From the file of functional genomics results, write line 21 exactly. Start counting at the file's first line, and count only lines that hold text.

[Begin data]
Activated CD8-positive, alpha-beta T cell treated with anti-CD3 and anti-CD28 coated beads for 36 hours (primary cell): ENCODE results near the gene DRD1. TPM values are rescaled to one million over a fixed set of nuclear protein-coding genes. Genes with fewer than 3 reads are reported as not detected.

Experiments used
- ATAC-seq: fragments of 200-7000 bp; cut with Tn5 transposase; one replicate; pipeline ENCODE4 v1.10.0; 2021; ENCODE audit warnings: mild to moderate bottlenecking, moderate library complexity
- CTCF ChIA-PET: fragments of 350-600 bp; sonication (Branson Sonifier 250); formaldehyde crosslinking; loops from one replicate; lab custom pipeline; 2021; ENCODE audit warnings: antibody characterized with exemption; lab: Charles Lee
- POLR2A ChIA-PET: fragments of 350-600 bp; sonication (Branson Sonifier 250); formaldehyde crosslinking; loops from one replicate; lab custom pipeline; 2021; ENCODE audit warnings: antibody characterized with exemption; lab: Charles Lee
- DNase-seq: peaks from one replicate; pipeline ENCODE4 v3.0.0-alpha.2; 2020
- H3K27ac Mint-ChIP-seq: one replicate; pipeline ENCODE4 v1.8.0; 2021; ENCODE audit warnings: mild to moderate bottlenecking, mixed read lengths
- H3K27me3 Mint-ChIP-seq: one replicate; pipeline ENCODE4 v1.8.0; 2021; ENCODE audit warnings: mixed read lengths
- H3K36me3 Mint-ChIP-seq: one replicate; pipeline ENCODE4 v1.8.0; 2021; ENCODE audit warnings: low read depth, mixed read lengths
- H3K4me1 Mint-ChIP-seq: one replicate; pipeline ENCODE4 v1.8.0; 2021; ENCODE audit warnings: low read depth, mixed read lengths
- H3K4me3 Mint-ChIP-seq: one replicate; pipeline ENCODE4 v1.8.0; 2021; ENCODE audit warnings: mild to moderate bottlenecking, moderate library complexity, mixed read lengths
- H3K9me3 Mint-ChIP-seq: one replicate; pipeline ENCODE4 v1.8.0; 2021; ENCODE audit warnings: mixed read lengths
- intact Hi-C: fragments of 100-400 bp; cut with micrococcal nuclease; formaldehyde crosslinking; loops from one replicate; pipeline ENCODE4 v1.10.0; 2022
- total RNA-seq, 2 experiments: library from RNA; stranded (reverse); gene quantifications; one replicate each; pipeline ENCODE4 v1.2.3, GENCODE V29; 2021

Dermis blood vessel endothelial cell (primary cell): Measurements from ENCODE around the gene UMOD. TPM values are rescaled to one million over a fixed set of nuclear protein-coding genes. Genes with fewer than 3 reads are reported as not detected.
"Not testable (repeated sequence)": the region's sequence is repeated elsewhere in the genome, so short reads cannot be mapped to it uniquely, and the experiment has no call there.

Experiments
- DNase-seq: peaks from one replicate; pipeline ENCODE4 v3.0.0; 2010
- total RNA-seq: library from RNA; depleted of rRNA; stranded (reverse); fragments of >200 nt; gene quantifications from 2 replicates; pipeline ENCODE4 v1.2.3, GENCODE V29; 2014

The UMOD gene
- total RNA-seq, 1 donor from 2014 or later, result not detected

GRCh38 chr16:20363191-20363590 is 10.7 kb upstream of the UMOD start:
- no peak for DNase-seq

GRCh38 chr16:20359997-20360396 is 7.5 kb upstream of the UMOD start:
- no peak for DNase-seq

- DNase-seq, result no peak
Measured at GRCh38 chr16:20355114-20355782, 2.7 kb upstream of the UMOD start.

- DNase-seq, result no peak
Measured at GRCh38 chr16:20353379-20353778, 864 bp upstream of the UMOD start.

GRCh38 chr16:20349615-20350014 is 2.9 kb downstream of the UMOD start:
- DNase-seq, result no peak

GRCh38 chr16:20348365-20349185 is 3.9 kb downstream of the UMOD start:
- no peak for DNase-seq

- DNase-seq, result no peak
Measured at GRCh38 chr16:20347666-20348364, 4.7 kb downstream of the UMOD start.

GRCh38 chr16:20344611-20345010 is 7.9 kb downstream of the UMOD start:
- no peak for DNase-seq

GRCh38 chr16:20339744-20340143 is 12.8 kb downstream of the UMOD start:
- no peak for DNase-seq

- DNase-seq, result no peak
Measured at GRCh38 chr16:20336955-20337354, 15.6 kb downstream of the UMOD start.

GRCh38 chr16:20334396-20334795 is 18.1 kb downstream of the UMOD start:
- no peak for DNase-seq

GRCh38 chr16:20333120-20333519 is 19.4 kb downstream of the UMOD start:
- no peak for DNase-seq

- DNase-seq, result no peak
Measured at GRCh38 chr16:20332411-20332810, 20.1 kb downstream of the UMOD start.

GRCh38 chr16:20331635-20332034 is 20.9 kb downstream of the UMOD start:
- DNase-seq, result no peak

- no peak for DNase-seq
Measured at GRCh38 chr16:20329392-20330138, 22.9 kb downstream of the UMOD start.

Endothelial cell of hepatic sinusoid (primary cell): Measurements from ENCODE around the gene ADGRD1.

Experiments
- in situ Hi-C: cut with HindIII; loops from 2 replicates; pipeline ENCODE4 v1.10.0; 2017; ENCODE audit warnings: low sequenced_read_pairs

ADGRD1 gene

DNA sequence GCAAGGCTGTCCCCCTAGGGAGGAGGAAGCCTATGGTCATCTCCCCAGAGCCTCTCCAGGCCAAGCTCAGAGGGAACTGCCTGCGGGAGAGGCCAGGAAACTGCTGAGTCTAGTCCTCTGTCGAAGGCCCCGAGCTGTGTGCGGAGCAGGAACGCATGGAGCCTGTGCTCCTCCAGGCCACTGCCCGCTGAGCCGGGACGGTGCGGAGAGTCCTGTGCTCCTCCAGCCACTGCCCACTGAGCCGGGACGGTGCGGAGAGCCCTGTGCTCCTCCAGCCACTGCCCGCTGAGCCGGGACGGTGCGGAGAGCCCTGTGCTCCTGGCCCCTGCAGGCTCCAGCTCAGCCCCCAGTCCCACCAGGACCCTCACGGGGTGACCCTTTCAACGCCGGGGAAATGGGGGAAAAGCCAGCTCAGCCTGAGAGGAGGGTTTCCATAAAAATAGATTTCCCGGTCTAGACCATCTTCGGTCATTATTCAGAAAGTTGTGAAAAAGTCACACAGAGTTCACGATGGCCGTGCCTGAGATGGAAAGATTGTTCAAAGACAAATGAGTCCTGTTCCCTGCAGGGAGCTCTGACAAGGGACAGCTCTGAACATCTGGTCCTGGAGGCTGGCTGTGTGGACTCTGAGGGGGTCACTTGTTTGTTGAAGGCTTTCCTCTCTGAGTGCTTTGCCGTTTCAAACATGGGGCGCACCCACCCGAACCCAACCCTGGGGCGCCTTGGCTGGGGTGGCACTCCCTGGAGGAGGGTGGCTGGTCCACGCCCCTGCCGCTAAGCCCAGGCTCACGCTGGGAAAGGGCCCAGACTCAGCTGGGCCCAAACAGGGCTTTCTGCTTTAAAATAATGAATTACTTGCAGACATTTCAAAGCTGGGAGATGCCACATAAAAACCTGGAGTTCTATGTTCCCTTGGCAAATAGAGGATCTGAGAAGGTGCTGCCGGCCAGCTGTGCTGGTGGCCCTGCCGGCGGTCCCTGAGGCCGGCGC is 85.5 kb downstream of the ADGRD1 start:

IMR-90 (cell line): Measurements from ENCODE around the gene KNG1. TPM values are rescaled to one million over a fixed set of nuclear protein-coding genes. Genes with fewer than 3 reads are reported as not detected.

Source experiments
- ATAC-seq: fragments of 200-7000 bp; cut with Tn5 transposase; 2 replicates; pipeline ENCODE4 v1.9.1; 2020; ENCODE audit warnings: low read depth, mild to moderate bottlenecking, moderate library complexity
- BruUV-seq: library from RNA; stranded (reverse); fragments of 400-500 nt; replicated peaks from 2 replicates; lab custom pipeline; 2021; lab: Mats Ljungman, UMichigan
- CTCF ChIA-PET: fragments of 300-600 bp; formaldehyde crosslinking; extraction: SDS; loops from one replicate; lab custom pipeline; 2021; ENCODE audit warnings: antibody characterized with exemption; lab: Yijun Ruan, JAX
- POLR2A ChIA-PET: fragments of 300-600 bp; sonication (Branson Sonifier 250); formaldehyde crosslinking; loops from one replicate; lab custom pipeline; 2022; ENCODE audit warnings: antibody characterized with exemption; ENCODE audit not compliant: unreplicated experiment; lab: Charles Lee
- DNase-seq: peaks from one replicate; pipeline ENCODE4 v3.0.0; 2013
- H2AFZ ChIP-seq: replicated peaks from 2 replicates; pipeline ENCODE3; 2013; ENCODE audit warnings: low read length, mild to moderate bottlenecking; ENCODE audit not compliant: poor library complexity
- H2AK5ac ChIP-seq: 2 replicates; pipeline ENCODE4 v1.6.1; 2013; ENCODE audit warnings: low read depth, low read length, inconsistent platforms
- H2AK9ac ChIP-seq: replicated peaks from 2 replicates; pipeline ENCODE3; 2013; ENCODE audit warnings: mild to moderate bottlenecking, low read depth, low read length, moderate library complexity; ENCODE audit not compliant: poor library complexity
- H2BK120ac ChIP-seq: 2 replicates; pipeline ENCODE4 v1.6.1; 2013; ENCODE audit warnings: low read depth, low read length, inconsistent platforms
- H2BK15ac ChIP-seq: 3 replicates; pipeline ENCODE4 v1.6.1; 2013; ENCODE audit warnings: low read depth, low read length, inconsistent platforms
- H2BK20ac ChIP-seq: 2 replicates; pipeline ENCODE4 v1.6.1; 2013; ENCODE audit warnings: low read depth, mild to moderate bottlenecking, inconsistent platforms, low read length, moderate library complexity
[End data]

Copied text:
- total RNA-seq, 1 donor from 2014 or later, result not detected